Fluker’s response was the standard according to Walsh.

“Out of all the voters we spoke with Friday in Columbiana, we didn’t find one voter who believed the Washington Post report about Moore,” she said.

Columbiana is the county seat of Shelby County, a county that is the home to many of Birmingham’s southern suburbs. The county is very Republican, and in last year’s presidential election, it went for Donald Trump by a 72-23 percent margin.

In the GOP primary and the subsequent runoff for next month’s special election won by Moore, Shelby County went for his opponent Luther Strange in both instances.

Strange defeated Moore by nine points in the GOP primary held in August. In the runoff a month later, Strange topped Moore by a 55-45 margin.

Moore faces Democrat candidate Doug Jones on December 12 for the U.S. Senate seat formerly held by Jeff Sessions.

Follow Jeff Poor on Twitter @jeff_poor

Republican candidate accused of abusing teen denies sexual misconduct

November 11, 2017


© GETTY IMAGES NORTH AMERICA/AFP/File / by Michael Mathes | A woman has come forward in a Washington Post report to accuse Roy Moore, the Republican US Senate candidate from Alabama, of initiating sexual contact with her when she was 14 years old

WASHINGTON (AFP) – A Republican Senate candidate reported to have sexually abused a 14-year-old girl lashed out at his accusers Friday, calling their allegations a “dangerous lie” that would harm real victims of molestation.Roy Moore — a former state judge and Christian evangelical whose defense of a Ten Commandments display brought him national attention — added he had “never engaged in sexual misconduct.”

The issue has reverberated through Washington weeks ahead of a crucial Senate election in which the conservative Republican party is hoping to hold on to its slim 52-48 seat majority.

Four women, speaking on the record, told The Washington Post that Moore pursued them when they were 18 or younger, while he was in his early thirties working as an assistant district attorney.

According to the Post, Leigh Corfman, now 53, said when she was 14 Moore took her into his house in the woods near Gadsden, Alabama, removed her shirt and pants, and fondled her over her bra and underpants.

Moore guided her to touch him through his underwear, she said.

“I wasn’t ready for that,” Corfman told the Post.

Now 70, the anti-establishment conservative faces Democrat Doug Jones in a special Senate election December 12 to replace Jeff Sessions, who became US attorney general earlier this year.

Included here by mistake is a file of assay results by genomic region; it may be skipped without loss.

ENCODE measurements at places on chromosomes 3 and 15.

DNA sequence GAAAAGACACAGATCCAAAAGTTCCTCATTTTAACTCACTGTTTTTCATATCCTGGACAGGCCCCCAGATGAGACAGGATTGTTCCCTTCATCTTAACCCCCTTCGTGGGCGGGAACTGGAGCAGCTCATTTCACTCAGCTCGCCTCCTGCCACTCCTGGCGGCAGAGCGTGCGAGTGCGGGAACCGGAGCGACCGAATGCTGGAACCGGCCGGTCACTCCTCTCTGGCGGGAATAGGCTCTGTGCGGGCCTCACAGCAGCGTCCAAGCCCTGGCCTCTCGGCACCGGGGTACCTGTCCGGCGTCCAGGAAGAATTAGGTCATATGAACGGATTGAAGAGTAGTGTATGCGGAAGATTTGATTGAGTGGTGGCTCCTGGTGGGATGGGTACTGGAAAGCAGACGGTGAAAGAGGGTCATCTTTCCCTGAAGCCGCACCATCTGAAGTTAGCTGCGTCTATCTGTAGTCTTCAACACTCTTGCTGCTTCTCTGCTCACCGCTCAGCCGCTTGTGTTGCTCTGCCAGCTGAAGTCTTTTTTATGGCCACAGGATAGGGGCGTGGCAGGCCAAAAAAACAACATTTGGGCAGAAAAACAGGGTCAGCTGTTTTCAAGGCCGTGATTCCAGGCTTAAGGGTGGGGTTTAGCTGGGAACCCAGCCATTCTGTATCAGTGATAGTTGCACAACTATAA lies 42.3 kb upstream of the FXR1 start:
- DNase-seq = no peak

“I have never engaged in sexual misconduct,” he said in a statement issued Friday that went beyond his campaign’s earlier simple denial.

He also turned on his accusers, saying: “I cannot understand the mentality of using such a dangerous lie to try to personally destroy someone.”

“False allegations are gravely serious and will have a profound consequence on those who are truly harassed or molested,” he added.

– Republicans divided –

He also appeared on conservative media personality Sean Hannity’s radio show to rebut the story.

Asked whether he remembered dating women in their teens when he was in his 30s, he said: “Not generally no.”

He added: “I don’t remember that, or dating any girl without the permission of her mother.”

Earlier, President Donald Trump issued a statement that appeared to equivocate on the matter, saying Moore should step aside if the claims proved true, while adding that a mere allegation should not destroy the Alabama politician’s life.

“Like most Americans the president believes we cannot allow a mere allegation, in this case one from many years ago, to destroy a person’s life,” White House press secretary Sarah Sanders said aboard Air Force One, before the president landed in Vietnam for a summit.

“However, the president also believes that if these allegations are true, Judge Moore will do the right thing and step aside,” she said.

The accusations by the four women reverberated through Washington, with many traditional Republicans withdrawing their support for Moore — though he has received considerable support in his native Alabama and from former Trump advisor Stephen Bannon.

“If these allegations are true, he must step aside,” Senate Majority Leader Mitch McConnell said. At least a dozen other Republicans followed suit.

Senator John McCain, the 2008 Republican presidential nominee, declared the allegations “disqualifying” for Moore and called on him to immediately leave the race.

But in Alabama, state auditor Jim Zeigler brushed off the allegations.

He told the Washington Examiner “there is nothing to see here” — and referred to the Bible as a defense.

“Take Joseph and Mary. Mary was a teenager and Joseph was an adult carpenter. They became parents of Jesus,” Zeigler told the conservative news outlet. “There’s just nothing immoral or illegal here.”